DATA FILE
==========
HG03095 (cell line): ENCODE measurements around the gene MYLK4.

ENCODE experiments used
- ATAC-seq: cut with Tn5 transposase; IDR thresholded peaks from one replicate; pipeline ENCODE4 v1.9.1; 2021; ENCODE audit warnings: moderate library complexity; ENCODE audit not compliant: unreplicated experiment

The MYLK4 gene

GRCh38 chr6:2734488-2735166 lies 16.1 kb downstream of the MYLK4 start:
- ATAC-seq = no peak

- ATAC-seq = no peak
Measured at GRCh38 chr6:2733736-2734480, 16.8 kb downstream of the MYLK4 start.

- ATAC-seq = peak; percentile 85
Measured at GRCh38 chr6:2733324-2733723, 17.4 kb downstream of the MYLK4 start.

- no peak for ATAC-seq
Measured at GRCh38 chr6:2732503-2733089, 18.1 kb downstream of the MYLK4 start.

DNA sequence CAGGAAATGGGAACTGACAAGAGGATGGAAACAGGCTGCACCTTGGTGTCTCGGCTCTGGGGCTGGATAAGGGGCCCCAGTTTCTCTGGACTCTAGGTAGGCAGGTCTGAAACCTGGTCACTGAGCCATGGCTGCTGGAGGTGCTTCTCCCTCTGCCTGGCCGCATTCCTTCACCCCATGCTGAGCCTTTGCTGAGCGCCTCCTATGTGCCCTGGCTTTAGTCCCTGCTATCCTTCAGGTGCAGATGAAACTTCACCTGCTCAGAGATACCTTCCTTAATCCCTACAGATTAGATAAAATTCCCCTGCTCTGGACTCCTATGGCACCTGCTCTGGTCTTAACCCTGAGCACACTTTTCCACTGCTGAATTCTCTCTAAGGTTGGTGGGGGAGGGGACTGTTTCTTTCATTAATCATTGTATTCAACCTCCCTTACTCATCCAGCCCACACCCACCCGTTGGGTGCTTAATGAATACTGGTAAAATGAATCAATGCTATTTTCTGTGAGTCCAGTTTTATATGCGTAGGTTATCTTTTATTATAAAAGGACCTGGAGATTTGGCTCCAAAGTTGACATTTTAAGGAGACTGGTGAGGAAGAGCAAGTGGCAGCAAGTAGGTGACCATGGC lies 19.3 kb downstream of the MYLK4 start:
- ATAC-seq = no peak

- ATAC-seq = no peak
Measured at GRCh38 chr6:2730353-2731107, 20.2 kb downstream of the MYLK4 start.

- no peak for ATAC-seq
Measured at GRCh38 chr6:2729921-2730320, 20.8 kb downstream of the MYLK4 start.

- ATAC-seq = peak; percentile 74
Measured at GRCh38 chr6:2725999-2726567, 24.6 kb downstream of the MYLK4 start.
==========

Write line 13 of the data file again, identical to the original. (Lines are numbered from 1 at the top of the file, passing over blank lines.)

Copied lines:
DNA sequence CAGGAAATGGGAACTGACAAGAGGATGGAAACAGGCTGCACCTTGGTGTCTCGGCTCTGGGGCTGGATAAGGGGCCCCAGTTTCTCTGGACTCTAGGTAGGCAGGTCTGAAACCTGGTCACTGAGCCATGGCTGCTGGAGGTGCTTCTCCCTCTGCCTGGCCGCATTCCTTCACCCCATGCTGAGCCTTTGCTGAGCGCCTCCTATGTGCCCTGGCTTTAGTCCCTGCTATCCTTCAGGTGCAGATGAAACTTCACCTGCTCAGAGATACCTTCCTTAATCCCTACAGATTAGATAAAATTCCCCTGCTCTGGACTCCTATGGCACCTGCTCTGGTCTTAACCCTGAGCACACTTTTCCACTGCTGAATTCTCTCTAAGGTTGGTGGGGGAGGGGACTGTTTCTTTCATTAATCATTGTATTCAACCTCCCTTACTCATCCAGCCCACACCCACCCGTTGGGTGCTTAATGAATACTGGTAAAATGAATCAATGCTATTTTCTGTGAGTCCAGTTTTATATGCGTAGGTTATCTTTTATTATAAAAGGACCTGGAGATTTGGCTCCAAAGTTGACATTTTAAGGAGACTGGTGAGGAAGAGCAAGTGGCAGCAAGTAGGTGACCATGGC lies 19.3 kb downstream of the MYLK4 start: